The Politics of Zombies

At the Zombie Emergency Relief Organization, we’re not big fans of Congressional hearings. Quite frankly, our country dodged a bullet when the anabolic steroids favored by most professional athletes weren’t acquired from Cratchit Pharmaceuticals, purveyors of the tainted testosterone that turned so many height-challenged youngsters into chronic decomposers. A grandstanding Congressional hearing and hindsight presents disasters, it doesn’t prevent them.

The congressional version of wasting time at the water cooler.

The congressional version of wasting time at the water cooler.

Whether or not Urban Outfitters makes prescription bottles into shot glasses or coffee mugs isn’t as important as rising student loan rates or our failing highway infrastructure, but sound bite wins over significance every time.

Does Congress really need to debate whether these condone drug use?

Does Congress really need to debate whether these condone drug use?

And, really, does Congress need to investigate the ludicrous accusation that sanctuaries, such as ours, are enslaving zombie children and depriving them of their rights? It is amazing the contradictory arguments the anti-zombie zealots will make in an attempt to reach their goal of a zombie-free world.

Last week’s inflammatory viral video (see previous post “At Night, I Dream of Escape”), that claims to interpret the thoughts of a zombie child, gained enough popularity that it was featured on Fox News. Since then, anti-zombie groups have focused on getting out two messages. First, zombie children still retain their humanity because they can reason and second, their state of chronic decomposition renders them terminally ill and eligible for euthanasia.  The Zombie Emergency Relief Organization flatly renounces both of these positions.

As far as zombie children retaining the ability to think, we agree that there is some basic level of cognition going on. Our Wednesday’s Child spotlight posts have provided examples of zombie kids recalling and reenacting their pre-zombie life, including:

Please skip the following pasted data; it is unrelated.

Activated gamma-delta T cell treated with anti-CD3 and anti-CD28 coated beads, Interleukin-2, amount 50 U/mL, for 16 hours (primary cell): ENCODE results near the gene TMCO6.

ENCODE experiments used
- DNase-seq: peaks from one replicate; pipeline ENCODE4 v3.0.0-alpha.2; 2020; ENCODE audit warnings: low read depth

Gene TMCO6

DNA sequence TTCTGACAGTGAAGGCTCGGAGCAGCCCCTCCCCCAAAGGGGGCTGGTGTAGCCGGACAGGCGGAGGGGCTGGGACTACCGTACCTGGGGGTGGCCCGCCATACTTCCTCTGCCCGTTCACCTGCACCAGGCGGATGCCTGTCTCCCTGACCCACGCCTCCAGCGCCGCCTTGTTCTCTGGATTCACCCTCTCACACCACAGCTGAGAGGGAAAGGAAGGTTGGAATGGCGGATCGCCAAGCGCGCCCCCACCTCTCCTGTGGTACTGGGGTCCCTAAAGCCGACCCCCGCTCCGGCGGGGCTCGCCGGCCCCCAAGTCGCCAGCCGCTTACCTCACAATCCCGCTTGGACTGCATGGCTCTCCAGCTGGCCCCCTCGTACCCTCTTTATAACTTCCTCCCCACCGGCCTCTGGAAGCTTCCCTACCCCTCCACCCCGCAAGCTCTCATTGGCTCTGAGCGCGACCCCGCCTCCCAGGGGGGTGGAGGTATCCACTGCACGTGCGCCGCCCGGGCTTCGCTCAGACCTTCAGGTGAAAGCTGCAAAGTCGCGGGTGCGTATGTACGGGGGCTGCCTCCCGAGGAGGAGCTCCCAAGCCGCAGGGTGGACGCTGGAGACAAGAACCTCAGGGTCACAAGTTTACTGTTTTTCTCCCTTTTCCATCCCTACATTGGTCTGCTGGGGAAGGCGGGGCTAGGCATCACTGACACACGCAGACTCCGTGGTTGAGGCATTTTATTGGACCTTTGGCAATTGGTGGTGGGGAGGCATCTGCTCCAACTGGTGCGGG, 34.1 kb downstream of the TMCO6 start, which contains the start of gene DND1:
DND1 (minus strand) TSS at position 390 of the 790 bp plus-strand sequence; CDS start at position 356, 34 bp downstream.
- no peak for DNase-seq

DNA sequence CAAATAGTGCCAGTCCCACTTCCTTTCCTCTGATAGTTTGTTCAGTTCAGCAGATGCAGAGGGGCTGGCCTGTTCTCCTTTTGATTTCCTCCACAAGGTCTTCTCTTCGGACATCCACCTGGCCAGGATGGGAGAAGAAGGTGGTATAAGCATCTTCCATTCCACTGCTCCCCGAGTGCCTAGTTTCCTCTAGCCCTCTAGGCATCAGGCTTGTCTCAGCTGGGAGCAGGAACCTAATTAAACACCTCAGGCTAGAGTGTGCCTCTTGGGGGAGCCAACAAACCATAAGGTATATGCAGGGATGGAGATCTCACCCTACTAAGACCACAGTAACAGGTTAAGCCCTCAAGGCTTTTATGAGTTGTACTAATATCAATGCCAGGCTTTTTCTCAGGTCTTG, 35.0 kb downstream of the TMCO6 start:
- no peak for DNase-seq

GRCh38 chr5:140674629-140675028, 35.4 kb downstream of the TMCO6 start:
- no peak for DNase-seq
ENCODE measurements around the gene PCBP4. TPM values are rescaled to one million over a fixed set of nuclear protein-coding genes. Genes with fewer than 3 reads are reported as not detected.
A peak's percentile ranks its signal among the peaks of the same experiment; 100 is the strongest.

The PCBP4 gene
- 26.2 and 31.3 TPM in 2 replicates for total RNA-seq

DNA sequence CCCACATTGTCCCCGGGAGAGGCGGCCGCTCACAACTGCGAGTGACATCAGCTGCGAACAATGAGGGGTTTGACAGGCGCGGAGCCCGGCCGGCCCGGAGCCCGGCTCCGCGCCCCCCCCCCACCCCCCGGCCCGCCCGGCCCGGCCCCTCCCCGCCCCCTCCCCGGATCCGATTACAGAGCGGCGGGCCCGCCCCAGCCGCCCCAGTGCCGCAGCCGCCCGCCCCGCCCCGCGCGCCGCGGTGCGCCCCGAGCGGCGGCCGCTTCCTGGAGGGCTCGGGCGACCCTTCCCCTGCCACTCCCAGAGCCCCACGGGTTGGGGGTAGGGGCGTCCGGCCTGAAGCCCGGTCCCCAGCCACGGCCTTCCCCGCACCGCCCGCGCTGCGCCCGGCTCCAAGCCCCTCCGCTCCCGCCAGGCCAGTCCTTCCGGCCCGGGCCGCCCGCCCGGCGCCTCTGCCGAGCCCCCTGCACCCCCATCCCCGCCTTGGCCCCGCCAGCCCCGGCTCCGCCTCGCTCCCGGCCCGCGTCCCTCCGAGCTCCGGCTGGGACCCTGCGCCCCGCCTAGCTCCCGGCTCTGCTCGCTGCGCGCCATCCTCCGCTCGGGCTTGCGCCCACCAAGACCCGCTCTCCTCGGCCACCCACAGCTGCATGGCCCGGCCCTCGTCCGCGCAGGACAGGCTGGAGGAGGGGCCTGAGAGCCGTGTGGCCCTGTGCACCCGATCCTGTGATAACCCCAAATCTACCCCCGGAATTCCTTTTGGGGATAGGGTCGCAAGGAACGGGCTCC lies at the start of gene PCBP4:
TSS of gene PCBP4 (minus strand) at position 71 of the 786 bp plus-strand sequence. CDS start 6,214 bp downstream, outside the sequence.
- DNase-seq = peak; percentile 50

Remy and Julia, a love that survived their zombification.

Cara the Caregiver, who continues to make a difference assisting our seamstresses and surgeons.

Brother Jacques, our Canadian import, who sets the bar for helpfulness and cleanliness.

Valentina, who walks the catwalk in our facility, rather than the runways of New York.

Each child shows evidence of remembering traces of the life they used to lead. Though our research, at this time, is confined to observing and recording their behavior, we are in the process of teaming up with a major academic medical center to do in-depth studies on the neurobiology of zombie children. Until we have concrete, reproducible data to either support or refute the notion that these children retain human cognition, we will continue to offer them refuge rather than death. To us they remain children, incapable of informed consent, and certainly not candidates for euthanasia.

We hope you understand and support our position.  Remember, we feed the zombie children so you won’t have to.

Your Friends at the Zombie Emergency Relief Organization.

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Wednesday’s Child: Smiling Jack

Here at the Zombie Emergency Relief Organization we believe in the power of children, even when they’re zombie children. Our Wednesday’s Child spotlight attempts to erase the stigma of zombification and introduce our readers to the amazing children we share our lives with.

Popular stereotypes paint zombies as unfeeling, uncaring, dour-appearing creatures of gloom. They shuffle along like aging inmates going to their last meal while moaning as if they’re getting a root canal without anesthetic. They flail their arms and drag their legs and generally act in a manner that causes wise people to flee. For those of you who think of zombies in these terms, you don’t know Jack.

jack smiling

Jack, an exuberant nine-year old, takes his smile everywhere he goes. His favorite activities include dance-dance revolution and karaoke. Before his zombification he took voice and dance lessons with the dream of eventually starring on Broadway.  With the help of his older sister, he developed an act that he performed at small fairs, senior centers, and strip malls throughout his home state.  Nicknamed “Little Mr. Entertainment,” he was auditioning for a reality tv show when he was stricken by the Infection. As soon as the producers heard of his affliction, they broke off contact with the family and left Jack heartbroken and mourning the opportunities the zombie virus had stolen from him.

Shortly afterwards, his parents were killed by vigilantes intent on destroying all victims of the Great Infection.  Luckily, his parents had entrusted Jack to out-of-state relatives who knew of our organization. We welcomed Jack with open arms and he thanked us by putting on our first all zombie revue. Since then, he has appeared in most of our print ads and television commercials as well as continuing to dance and sing for our community get togethers. Jack’s working portfolio continues to grow and, who knows, someday he might get a chance at Broadway after all.

The Broadway Theatre, showing the musical The ...

The Broadway Theatre, showing the musical The Color Purple 1681 Broadway, Manhattan, New York City (Photo credit: Wikipedia)